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Enforceability of Non-Compete and other Restrictive Covenants In Employment Agreements

Many employers utilize employment contracts which contain restrictive covenants in order to protect their legitimate interests in their customers and proprietary business information. Restrictive covenants, which include non-compete, non-solicit, and non-disclosure covenants, are closely scrutinized by the courts in employment agreements, primarily because of the perceived inequality of bargaining power between employer and employee.

The courts also place great emphasis on the employee's right to earn a living, usually discussed in terms of the privilege of free competition. Even though there are a great many reported decisions in this area, the enforceability of restrictive covenants is usually subject to uncertainty in any particular case.

Initial Distinction Between Sale of Business and Employee Contract

An initial distinction must be made between covenants entered into as part of the sale of a business, as opposed to covenants which are included in employment contracts. Covenants entered into as part of the sale of a business are usually enforceable, at least in part. The rationale for this distinction is that a sale of business contract is far more likely to be entered into by parties on equal footing. In addition, the courts recognize that such covenants are often necessary to protect the value bargained for by the purchaser of a business. For these reasons, lesser scrutiny is also applied to restrictive covenants in partnership agreements.

While contracts in restraint of trade or tending to lessen competition are against public policy and are therefore unenforceable, restrictive covenants in employment contracts are considered to be in partial restraint of trade and will be upheld if strictly limited:

  1. as to time;
  2. as to territorial effect, and;
  3. are otherwise reasonable, considering the scope of the employer's business interest sought to be protected and the effect on the employee.

This three-element test has been described by the courts as a "helpful tool" in examining the reasonableness of the covenants being evaluated. The judge, rather than the jury, applies this test and determines whether the restraints are reasonable.

Common Types of Restrictive Covenants in Employment Agreements

"Covenants not to compete" or "non-competes" are the most common types of restrictive covenant in employment agreements. These provisions preclude the employee from competing with the employer and/or from working for a competitor of the employer for a period of time after the termination of employment.

Common variations of non-compete clauses are "non-solicitation" clauses (attempting to bar the employee from soliciting clients of the employer for a period of time after termination), "non-recruitment" clauses (barring the employee from soliciting other employees of the employer for a period of time after termination), and confidentiality provisions (limiting the employee's use of trade secrets or other confidential information during and after the period of employment). Employers may break up these clauses in the hope that if a court refuses to enforce one of the variations of these clauses, it may still enforce a more limited provision included in the agreement.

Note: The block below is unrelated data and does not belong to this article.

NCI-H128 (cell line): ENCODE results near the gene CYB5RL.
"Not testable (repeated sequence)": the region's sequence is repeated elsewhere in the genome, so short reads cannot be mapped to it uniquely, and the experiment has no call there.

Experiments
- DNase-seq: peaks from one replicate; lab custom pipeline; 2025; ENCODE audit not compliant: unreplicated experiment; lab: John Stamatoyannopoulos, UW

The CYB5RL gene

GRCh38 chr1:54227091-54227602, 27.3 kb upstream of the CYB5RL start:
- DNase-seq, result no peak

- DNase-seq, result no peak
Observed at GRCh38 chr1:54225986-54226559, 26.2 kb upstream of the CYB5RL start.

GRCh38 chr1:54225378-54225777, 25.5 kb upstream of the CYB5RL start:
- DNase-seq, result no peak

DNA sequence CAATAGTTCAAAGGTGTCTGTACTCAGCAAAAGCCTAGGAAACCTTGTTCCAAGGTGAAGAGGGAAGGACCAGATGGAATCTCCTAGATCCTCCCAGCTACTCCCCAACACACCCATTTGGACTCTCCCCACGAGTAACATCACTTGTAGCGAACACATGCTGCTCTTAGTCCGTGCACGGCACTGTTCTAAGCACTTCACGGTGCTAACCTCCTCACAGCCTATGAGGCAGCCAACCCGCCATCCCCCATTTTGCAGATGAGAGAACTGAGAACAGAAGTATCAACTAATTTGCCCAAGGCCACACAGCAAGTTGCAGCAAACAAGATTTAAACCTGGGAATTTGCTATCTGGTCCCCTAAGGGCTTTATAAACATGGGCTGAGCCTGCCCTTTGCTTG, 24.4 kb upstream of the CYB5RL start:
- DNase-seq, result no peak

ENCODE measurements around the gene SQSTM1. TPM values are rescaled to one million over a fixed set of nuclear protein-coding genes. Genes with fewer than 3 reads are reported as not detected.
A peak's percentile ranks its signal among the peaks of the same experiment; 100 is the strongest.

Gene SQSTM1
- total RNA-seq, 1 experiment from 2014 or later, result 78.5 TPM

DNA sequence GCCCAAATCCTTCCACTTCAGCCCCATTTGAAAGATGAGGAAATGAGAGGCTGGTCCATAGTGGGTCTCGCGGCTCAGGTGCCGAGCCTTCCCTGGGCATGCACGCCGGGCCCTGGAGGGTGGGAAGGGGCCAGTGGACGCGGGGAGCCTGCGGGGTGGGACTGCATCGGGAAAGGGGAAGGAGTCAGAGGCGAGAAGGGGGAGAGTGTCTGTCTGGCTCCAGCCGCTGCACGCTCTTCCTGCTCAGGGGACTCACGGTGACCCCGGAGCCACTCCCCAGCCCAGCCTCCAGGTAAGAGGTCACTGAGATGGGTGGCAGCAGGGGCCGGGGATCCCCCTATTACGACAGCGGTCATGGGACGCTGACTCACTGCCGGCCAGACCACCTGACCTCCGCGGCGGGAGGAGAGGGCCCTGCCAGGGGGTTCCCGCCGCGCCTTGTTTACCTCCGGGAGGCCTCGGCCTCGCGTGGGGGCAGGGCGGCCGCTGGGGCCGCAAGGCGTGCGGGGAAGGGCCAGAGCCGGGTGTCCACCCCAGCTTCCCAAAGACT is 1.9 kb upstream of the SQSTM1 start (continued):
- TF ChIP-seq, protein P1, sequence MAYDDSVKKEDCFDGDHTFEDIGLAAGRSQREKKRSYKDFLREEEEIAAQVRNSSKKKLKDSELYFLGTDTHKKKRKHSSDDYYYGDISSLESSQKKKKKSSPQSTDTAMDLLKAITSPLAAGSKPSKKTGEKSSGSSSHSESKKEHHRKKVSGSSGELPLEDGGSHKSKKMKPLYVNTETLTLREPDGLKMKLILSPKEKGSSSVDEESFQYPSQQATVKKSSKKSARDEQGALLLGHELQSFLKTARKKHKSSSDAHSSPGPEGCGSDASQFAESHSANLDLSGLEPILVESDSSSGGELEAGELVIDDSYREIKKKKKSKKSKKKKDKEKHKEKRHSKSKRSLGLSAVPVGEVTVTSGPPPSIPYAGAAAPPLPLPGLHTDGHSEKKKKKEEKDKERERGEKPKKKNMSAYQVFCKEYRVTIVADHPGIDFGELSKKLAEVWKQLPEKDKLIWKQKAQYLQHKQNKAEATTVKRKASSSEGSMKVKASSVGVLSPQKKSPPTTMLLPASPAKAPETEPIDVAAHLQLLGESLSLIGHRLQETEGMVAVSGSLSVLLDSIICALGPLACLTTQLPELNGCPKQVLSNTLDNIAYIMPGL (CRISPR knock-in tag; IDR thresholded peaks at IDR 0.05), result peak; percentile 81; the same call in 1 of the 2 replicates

Enforcing Restrictive Covenants

Post-employment restrictive covenants are only useful to the employer if they can be enforced. Continued payment of severance often provides the employer with leverage when trying to enforce restrictive covenants in an employer's contract. If severance is not at issue, enforcement of a restrictive covenant usually requires the employer to seek the assistance of an appropriate court or in some cases arbitration.

An employer may seek a preliminary injunction, money damages, or the payment of compensation to cure breaches that have already occurred or to preclude the ex-employee from further breaching the restrictive covenant. Irrespective of the remedy sought, the employer is required to demonstrate that the covenant at issue is valid and enforceable. Generally, the employer must be in compliance with the employment contract. If the entire contract is deemed unenforceable, the covenant itself will probably be invalid as well.

Avoiding the Application of Restrictive Covenants

Poaching talented employees from the competition is hardly an uncommon practice. However, employers who hire from their competition should ask for and review any employment contracts governing the prior relationship. If a restrictive covenant exists, it is important to consider whether the employment can proceed without violating the provision, whether the provision is enforceable, and the likelihood that the former employer will take action if there is a breach.


The bottom line is that employers must carefully craft employment contracts which contain non-compete, non-solicit, and non-disclosure provisions if the employer ever tends to legally enforce the agreement. Employers that elect to include broad restrictive language in employment contracts are likely to receive a hostile reception in the courts.

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